We decided beforehand that we would spend fifty collectively, but start at 30. We found a taxi and he wanted 100. We tried to negotiate $50. He looked at us with an incredulous blank stare and said, “Did you say fifty?” He then brought his friends over to laugh at us. He then calmly tried to explain to us about gas prices, yadda, yadda. So much for that plan. Back to the marshut’ka with us.
After thirty more minutes of waiting, and a full marshrut’ka later, we left.
*This is when the weekend took a turn 70 degrees vertical.*
As we got outside of Tbilisi, the scenery changed immediately. We started seeing these insanely beautiful mountains. Mountains of all different geological environments, ie, Treed, barren rock, or snow. Scattered along the way were beautiful churches and religious statues. Those were evident because most Georgians are pious enough to cross themselves three times when they see a religious icon or church. To put the frequency of them doing this motion into American cultural context, if it were the ‘punch buggy car game’, they would be very bruised.
But although the view was the most impressive thing I’ve seen thus far in Georgia (even just looking out the window), we were STILL riding in the vehicle. And we kept riding… and riding…. and riding…. We started ascending these mountains and it got cold real quick. That made us revisit the “How much Lari?” question. Still no answer. Okay.
Eventually, high in this mountain pass, we were the only passengers left on the bus. Then the driver starts talking to us… and he didn’t know a word of English. And we didn’t understand one single word this guy was saying. And collectively, that is hard to do. So we sat back, and decided to just ride it out.
As always in Georgia, just when things get to a level of “What the hell is going on right now…”, a release emerges and takes you in a glorious direction. We arrived in the town of Gudauri, a ski resort in Georgia. The driver dropped us off at a luxury hotel at the top of the resort.
I got out of the bus, clicking photos.
Now, first line of business. Find some horses for Erin. As fate would have it, a worker at the resort spoke enough English. And they had free wifi at the hotel. But after inquiries and phone calls, we came to understand that there were no horses in this town. Okay.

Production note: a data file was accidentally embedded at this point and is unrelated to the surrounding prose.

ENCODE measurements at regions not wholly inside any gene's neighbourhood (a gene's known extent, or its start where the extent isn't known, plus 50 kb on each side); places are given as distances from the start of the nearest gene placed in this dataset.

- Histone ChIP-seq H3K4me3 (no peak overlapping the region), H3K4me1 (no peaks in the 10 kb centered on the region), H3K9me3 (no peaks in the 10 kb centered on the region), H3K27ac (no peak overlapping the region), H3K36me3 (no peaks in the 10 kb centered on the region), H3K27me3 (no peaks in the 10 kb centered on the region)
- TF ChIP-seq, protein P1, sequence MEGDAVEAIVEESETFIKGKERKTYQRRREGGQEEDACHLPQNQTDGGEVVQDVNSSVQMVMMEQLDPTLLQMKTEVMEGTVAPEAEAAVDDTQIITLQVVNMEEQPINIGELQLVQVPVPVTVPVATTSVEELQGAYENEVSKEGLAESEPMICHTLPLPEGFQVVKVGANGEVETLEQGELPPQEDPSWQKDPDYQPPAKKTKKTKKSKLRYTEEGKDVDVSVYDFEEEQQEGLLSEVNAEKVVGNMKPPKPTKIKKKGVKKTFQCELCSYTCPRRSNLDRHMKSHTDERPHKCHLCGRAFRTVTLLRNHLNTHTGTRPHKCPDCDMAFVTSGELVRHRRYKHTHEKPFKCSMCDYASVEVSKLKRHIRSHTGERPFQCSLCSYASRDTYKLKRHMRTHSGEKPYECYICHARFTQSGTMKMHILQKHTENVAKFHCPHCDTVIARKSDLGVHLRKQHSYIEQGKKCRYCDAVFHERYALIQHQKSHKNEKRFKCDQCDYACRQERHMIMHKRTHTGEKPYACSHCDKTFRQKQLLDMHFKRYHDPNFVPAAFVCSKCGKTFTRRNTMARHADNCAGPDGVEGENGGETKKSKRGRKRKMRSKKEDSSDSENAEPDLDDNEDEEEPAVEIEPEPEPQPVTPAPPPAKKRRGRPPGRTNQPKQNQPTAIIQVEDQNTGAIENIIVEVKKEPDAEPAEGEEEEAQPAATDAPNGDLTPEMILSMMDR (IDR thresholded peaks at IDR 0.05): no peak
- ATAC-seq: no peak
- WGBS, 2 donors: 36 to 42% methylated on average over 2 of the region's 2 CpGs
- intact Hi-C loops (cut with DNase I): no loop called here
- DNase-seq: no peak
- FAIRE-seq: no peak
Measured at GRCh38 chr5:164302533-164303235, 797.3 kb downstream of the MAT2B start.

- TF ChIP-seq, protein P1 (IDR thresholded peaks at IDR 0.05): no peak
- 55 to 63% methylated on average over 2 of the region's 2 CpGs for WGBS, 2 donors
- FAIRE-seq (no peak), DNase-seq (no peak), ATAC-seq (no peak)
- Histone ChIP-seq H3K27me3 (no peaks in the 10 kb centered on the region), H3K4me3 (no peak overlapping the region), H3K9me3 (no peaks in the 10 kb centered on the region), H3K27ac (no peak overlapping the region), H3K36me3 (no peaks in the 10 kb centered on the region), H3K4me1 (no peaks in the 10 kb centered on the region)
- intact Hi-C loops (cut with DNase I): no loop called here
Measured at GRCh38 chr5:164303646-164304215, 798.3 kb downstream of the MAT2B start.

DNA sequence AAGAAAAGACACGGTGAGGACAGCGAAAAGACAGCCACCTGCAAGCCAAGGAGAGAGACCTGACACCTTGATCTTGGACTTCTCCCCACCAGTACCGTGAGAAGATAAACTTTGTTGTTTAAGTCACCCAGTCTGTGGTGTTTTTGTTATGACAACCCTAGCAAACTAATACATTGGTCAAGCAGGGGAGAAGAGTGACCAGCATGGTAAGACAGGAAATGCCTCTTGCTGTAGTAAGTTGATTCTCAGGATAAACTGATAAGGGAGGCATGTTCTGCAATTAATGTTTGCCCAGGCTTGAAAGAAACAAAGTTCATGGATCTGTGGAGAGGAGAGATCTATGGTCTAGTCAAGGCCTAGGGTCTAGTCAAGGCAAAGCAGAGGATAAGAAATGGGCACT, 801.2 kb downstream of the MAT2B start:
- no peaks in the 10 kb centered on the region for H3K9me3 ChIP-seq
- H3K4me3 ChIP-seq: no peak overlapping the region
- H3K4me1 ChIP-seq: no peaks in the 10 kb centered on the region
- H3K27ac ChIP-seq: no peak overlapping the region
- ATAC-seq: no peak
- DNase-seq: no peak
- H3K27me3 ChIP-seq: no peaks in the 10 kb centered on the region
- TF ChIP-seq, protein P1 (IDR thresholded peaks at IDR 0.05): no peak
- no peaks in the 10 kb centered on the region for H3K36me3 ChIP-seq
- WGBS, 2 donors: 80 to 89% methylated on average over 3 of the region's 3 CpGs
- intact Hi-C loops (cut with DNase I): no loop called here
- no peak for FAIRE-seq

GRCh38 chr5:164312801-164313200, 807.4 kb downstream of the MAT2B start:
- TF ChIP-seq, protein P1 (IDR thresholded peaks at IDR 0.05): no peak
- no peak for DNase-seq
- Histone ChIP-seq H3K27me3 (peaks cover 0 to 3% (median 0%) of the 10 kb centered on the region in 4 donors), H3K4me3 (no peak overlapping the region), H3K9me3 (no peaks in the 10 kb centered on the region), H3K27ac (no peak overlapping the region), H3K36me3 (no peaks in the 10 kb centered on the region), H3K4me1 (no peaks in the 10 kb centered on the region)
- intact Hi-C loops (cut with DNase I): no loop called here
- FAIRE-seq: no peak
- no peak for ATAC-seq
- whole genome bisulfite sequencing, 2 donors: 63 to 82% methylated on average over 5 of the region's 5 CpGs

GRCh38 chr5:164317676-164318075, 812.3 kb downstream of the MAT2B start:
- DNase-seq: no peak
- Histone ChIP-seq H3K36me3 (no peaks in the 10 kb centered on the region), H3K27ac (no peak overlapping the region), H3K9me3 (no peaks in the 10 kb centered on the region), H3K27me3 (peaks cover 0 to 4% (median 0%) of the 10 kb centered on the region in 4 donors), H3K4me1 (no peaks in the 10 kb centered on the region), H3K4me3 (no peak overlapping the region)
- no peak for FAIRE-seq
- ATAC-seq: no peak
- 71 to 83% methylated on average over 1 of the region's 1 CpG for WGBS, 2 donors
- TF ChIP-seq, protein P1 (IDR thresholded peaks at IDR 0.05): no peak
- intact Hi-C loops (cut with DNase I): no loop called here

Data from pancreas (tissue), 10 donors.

We sauntered down the hill with the plan to go down the mountain a little to get horses there. But first, why not get a beer? Stopped at the local restaurant or the only one that seemed open. Met some other descent English speakers, but they were visitors, too. Asked the waitress, but she said they didn’t have horses here. She did suggest we ask the police, who were a couple of buildings up the hill.
But alas, they said no horses, as well. (We did gather that people were thinking that we were asking if ‘they’ had horses rather than do they know of horses available for rent to ride in the area. Oh well, back down the hill to the restaurant to give our friends the news.
While viewing the slaughter of the sheep, we found out that the other people milling around were from Israel and were touring Georgia in this sweet SUV’s.
They offered us a ride back to Tbilisi. Why not? We divided ourselves into the five SUVs , and took off. Two things evidently indicated part three of the weekend was about to commence. 1. We left the town of Gudauri headed the wrong direction, that being UP the mountain. 2. The tour guide of the group, who was in the passenger seat of SUV Lindsay and I were in, turns around to offer a fifth bottle of homemade vodka and asks us, “Do you like Lynyrd Skynyrd?”
…to be continued.
“Play me a song Curtis Loew, Curtis Loew
I got your drinking money, tune up your dobro
People said he was useless, them people are the fools
‘Cause Curtis Loew was the finest picker to ever play the blues
He looked to be sixty, and maybe I was ten
Mama used to whip me but I’d go see him again
I’d clap my hands, stomp my feets, try to stay in time
He’d play me a song or two
Then take another drink of wine.”
The Ballad of Curtis Loew, Lynyrd Skynyrd